How turnout will turn out tomorrow

 

On the streets of Llangefni, on the farmyard in Llanddeusant, at the drug and alcohol support group in Bangor, I was searching for North Wales voters who will tomorrow turn out to choose a brand new Police and Crime Commssioner. I found a former Home Secretary.

David Blunkett was standing by the Cathedral in Bangor. Not your average vox pop, I thought - but let's find out what he makes of tomorrow's vote anyway.

You'll find the answer here but take it that Mr Blunkett was concerned that as few as 15% of us may choose to vote and that if he's right, then "it fails to give proper legitimacy to whoever is elected" be that in North Wales, or any other part of Wales or England come to that.

He attracted quite a crowd - many with strong feelings on what the police do and how they do it. But that doesn't mean they'll vote. One woman dismissed the new PCCs as "glorified accountants", another man on his way to a meeting stopped long enough to say he regarded the new job as "another layer, a barrier between us and the police". But the commissioners are there to be a bridge, not a barrier I said - to make sure your voice is heard by the police. "The public can raise their own voice" came the response.

As it happens he thought the candidates sounded ok - it was just he thought they'd be better off using their skills elsewhere. Some had voted, or were planning to but more had no idea who the candidates were, or knew and had no inkling what the policy differences between them really were. Some had had a leaflet, two if they were lucky, through the door. Many said they'd received nothing - including nothing from the Electoral Commission. Weren't they meant to distribute a booklet to every household in the land?

How come, I asked the Commission this morning. They said:

"The booklet was to be distributed to every household in Wales which equates to around 1.4 million homes. It is acknowledged that there would be some cases where this (delivery) may not happen, or some people may accidentally put them in recycling, lose them etc"

I wonder what what exactly 'etc' amounts to.

The Commission did point out that in the past, they've run similar campaigns and reached up to 96% of Wales' 1.4m households.

It's a pity, independent candidates argue, that all of those standing weren't given one free mailshot that might have reached anything like 96% of Wales' households. Parties can call on the faithful to knock on doors. If you're a one man band, you can't. If David Cameron believes this is "a big job for a big local figure" they ask, why deprive them of one big mailshot?

You suspect Andrew R T Davies thinks they have a point and that the boss in Westminster might have got that one wrong. He stopped short of calling it a mistake but was clear when I spoke to him today that anything which helped to inform and galvanise interest would have been welcome.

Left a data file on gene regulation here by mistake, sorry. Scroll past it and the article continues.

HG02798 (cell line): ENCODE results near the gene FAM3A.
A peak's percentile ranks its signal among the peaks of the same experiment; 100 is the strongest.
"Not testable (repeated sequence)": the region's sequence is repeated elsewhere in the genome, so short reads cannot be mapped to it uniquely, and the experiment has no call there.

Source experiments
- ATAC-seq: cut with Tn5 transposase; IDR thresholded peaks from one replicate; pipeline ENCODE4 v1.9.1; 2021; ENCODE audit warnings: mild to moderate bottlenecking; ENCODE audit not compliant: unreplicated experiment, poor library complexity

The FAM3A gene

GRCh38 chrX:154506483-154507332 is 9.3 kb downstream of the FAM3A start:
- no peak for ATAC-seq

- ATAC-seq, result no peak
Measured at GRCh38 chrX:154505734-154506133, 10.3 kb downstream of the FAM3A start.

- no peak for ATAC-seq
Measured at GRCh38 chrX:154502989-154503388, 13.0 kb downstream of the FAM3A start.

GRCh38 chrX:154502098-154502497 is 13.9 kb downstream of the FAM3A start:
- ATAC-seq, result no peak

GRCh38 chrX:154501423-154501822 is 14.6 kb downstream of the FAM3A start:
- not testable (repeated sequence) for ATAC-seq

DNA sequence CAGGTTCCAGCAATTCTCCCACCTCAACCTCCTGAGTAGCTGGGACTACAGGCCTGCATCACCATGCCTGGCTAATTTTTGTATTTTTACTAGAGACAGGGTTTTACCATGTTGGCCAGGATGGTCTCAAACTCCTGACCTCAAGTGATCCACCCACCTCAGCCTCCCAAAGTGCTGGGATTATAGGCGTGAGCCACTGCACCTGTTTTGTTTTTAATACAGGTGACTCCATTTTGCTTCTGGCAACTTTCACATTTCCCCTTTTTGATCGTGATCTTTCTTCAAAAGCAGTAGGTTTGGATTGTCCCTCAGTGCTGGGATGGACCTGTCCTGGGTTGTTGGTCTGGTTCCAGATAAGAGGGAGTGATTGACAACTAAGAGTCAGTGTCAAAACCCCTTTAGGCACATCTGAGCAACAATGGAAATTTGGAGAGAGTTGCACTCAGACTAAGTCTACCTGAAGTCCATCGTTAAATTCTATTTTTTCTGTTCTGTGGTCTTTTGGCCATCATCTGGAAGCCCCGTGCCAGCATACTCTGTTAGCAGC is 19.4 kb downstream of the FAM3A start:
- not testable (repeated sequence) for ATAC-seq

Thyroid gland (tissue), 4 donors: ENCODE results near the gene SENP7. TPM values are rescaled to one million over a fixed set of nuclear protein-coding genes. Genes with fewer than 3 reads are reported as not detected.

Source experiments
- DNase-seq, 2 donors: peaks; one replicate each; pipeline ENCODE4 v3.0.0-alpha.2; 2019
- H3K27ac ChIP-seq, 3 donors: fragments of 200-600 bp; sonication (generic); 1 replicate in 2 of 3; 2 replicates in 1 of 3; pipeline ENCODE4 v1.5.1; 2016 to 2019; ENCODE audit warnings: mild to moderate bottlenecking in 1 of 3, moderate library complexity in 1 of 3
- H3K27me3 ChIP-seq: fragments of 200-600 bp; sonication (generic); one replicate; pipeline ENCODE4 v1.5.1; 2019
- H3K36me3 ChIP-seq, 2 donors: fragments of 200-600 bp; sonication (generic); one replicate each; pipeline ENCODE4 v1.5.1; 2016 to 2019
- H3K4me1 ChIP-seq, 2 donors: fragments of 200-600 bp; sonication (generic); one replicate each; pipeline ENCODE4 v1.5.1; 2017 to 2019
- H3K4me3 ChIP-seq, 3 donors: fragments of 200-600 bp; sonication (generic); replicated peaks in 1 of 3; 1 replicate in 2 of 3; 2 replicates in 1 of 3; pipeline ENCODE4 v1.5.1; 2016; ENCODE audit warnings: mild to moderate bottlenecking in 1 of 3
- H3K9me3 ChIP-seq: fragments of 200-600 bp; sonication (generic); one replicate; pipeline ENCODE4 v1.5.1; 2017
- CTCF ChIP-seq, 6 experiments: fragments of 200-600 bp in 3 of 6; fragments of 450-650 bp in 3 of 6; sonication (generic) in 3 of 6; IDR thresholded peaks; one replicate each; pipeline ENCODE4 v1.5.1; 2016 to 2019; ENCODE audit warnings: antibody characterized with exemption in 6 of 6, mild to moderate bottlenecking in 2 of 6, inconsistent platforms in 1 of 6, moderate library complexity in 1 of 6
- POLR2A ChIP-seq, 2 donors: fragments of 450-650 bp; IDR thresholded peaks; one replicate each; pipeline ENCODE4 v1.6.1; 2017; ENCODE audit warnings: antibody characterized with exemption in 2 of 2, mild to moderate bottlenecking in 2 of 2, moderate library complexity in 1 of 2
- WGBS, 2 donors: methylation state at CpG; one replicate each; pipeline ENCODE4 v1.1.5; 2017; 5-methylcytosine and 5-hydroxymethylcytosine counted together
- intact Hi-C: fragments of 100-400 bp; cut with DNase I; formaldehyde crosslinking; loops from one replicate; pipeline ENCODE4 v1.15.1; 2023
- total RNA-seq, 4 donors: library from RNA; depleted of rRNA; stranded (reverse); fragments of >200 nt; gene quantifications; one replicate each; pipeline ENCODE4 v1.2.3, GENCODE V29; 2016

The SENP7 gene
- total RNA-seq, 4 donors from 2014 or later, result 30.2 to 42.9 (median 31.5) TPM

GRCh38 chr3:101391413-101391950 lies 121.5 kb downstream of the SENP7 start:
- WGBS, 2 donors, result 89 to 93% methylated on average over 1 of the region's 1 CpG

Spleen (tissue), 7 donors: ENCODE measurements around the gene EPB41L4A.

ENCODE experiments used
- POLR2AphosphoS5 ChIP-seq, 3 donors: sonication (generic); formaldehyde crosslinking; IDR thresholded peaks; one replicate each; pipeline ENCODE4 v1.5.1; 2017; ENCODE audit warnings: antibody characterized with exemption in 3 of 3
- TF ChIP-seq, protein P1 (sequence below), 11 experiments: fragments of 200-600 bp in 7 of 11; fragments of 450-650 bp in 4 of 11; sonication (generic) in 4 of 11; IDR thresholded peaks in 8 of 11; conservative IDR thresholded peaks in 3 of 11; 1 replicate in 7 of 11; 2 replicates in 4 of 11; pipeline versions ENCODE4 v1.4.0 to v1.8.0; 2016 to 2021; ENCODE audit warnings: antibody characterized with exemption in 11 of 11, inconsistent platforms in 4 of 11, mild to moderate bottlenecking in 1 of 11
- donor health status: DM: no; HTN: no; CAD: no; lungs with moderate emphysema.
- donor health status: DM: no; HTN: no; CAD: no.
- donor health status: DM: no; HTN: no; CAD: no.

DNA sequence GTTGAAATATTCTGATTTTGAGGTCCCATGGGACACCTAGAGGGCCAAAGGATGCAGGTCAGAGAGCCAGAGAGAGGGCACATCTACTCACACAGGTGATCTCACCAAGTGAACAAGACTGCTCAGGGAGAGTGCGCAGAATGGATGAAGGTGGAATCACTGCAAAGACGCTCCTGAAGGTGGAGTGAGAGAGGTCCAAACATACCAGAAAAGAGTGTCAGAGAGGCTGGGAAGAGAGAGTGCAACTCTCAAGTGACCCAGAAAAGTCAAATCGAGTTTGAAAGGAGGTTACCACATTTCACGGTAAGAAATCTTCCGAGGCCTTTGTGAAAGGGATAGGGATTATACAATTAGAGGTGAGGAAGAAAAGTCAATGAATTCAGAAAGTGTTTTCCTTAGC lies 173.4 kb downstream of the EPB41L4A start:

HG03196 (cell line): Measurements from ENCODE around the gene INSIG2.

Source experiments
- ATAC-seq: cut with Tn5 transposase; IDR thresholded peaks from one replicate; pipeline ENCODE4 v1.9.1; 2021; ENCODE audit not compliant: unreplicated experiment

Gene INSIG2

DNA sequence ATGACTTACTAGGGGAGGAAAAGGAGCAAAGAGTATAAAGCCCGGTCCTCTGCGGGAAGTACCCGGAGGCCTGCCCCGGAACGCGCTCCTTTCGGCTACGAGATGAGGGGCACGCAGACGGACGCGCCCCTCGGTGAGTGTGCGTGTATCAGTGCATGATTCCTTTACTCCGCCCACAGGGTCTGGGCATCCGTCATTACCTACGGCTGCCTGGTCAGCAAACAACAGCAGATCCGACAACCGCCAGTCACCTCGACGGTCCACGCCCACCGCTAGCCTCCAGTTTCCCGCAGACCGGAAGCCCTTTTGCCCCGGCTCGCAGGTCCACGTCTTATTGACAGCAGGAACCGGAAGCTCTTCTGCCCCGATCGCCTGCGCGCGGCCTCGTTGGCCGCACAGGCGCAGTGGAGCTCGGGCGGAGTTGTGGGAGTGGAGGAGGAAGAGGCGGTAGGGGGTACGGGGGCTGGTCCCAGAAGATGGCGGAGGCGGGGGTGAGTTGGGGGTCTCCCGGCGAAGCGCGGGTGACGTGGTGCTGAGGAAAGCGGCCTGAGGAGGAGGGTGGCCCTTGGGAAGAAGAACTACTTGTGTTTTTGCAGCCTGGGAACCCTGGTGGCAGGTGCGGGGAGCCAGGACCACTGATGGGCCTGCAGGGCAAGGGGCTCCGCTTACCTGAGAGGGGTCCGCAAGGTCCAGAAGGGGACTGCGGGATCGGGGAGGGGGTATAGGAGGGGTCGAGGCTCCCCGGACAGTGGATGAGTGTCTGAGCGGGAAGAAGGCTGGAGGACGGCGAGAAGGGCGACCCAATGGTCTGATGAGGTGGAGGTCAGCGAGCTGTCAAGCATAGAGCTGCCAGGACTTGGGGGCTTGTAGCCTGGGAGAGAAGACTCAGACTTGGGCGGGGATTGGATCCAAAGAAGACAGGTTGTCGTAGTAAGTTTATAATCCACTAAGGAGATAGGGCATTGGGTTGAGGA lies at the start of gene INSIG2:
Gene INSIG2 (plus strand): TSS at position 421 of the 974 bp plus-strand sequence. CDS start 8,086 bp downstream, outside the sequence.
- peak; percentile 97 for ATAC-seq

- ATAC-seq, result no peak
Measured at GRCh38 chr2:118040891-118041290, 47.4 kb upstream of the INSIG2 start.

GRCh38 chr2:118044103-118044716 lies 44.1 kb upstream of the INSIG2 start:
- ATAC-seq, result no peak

Will the turnout be as low as 15%? Or will it, in the end, turn out to be dreadfully low, rather than crushingly low and have us concluding it wasn't as bad as expected, rather than ... dreadfully low? Probably.

Let's just say that I generally warn my children to expect awful weather on holidays. At least then I'm either proved right - or have happy children.

 
Betsan Powys, Political editor, Wales Article written by Betsan Powys Betsan Powys Former political editor, Wales

A big day for health in Wales

A day of big health stories in Wales is capped with a potentially very significant announcement.

Read full article

Comments

This entry is now closed for comments

Jump to comments pagination
 
  • rate this
    +2

    Comment number 5.

    Just wanted to say a big thank to BBC News for snubbing the Police Commissioner Vote in the amount of coverage it given to it. Hopefully the low turn out will mean that the trendy liberal left will be kept well away for the booths tomorrow resulting in PC's being able to focus on crime again instead of well PC (Political Correctness again.

  • rate this
    +1

    Comment number 11.

    I will vote, I have always voted and will never miss a vote, however I will cast a spoiled ballot paper, I will write devolve policing and criminal justice on the ballot paper. This election is a monumental waste of money and will only go to politicise the police service. I huge mistake, one that Scotland and Northern Ireland are not repeating.

  • rate this
    +1

    Comment number 9.

    I am off to vote after this message, and would urge everyone else to do the same. I find it amusing that Betsan is worried about low turnout. We are use to that in Wales. Surely the result is determined by the candidate who gets the most votes not by the turnout. Or have the rules changed since the last Referendum?

  • Comment number 10.

    This comment was removed because the moderators found it broke the house rules. Explain.

  • rate this
    0

    Comment number 12.

    11 Lyn D T - well done to you - at least you will have taken the time and trouble to go to the ballot box.

    One your other point, surely the police service is already politicised under the present system. The changes should be given a chance to inprove (or otherwise) policing which has had its fair share of problems over the years

 

Comments 5 of 14

 

Features

BBC © 2014 The BBC is not responsible for the content of external sites. Read more.

This page is best viewed in an up-to-date web browser with style sheets (CSS) enabled. While you will be able to view the content of this page in your current browser, you will not be able to get the full visual experience. Please consider upgrading your browser software or enabling style sheets (CSS) if you are able to do so.